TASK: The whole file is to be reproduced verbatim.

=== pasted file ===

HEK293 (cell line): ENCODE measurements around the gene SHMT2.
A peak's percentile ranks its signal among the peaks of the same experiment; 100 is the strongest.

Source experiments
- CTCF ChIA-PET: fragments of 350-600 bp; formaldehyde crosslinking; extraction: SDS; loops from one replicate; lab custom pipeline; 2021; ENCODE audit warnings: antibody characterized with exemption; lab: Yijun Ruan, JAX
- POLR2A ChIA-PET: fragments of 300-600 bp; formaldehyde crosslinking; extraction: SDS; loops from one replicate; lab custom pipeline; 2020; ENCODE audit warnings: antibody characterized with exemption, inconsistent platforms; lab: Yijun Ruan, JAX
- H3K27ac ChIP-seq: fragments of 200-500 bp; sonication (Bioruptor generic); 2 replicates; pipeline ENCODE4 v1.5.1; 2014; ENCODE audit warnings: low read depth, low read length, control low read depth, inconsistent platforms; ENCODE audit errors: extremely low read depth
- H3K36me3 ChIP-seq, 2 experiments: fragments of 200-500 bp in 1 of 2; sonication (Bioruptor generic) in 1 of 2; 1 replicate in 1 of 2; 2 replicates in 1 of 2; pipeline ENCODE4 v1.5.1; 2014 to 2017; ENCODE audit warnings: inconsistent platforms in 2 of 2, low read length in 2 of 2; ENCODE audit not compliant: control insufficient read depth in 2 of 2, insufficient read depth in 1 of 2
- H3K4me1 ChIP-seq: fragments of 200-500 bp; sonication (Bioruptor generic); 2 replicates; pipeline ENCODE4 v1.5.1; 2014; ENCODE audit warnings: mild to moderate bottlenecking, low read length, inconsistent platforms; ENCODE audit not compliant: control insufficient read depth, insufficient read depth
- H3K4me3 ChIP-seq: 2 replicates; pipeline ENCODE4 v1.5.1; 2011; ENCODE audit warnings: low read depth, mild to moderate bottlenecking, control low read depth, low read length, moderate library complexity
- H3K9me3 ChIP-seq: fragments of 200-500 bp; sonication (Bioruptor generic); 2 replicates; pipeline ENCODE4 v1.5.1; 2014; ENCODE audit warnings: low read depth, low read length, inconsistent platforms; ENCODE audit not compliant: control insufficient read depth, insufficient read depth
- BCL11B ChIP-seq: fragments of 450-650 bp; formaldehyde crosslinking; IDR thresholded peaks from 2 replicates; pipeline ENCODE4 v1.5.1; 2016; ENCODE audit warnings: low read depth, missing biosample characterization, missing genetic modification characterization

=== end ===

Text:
HEK293 (cell line): ENCODE measurements around the gene SHMT2.
A peak's percentile ranks its signal among the peaks of the same experiment; 100 is the strongest.

Source experiments
- CTCF ChIA-PET: fragments of 350-600 bp; formaldehyde crosslinking; extraction: SDS; loops from one replicate; lab custom pipeline; 2021; ENCODE audit warnings: antibody characterized with exemption; lab: Yijun Ruan, JAX
- POLR2A ChIA-PET: fragments of 300-600 bp; formaldehyde crosslinking; extraction: SDS; loops from one replicate; lab custom pipeline; 2020; ENCODE audit warnings: antibody characterized with exemption, inconsistent platforms; lab: Yijun Ruan, JAX
- H3K27ac ChIP-seq: fragments of 200-500 bp; sonication (Bioruptor generic); 2 replicates; pipeline ENCODE4 v1.5.1; 2014; ENCODE audit warnings: low read depth, low read length, control low read depth, inconsistent platforms; ENCODE audit errors: extremely low read depth
- H3K36me3 ChIP-seq, 2 experiments: fragments of 200-500 bp in 1 of 2; sonication (Bioruptor generic) in 1 of 2; 1 replicate in 1 of 2; 2 replicates in 1 of 2; pipeline ENCODE4 v1.5.1; 2014 to 2017; ENCODE audit warnings: inconsistent platforms in 2 of 2, low read length in 2 of 2; ENCODE audit not compliant: control insufficient read depth in 2 of 2, insufficient read depth in 1 of 2
- H3K4me1 ChIP-seq: fragments of 200-500 bp; sonication (Bioruptor generic); 2 replicates; pipeline ENCODE4 v1.5.1; 2014; ENCODE audit warnings: mild to moderate bottlenecking, low read length, inconsistent platforms; ENCODE audit not compliant: control insufficient read depth, insufficient read depth
- H3K4me3 ChIP-seq: 2 replicates; pipeline ENCODE4 v1.5.1; 2011; ENCODE audit warnings: low read depth, mild to moderate bottlenecking, control low read depth, low read length, moderate library complexity
- H3K9me3 ChIP-seq: fragments of 200-500 bp; sonication (Bioruptor generic); 2 replicates; pipeline ENCODE4 v1.5.1; 2014; ENCODE audit warnings: low read depth, low read length, inconsistent platforms; ENCODE audit not compliant: control insufficient read depth, insufficient read depth
- BCL11B ChIP-seq: fragments of 450-650 bp; formaldehyde crosslinking; IDR thresholded peaks from 2 replicates; pipeline ENCODE4 v1.5.1; 2016; ENCODE audit warnings: low read depth, missing biosample characterization, missing genetic modification characterization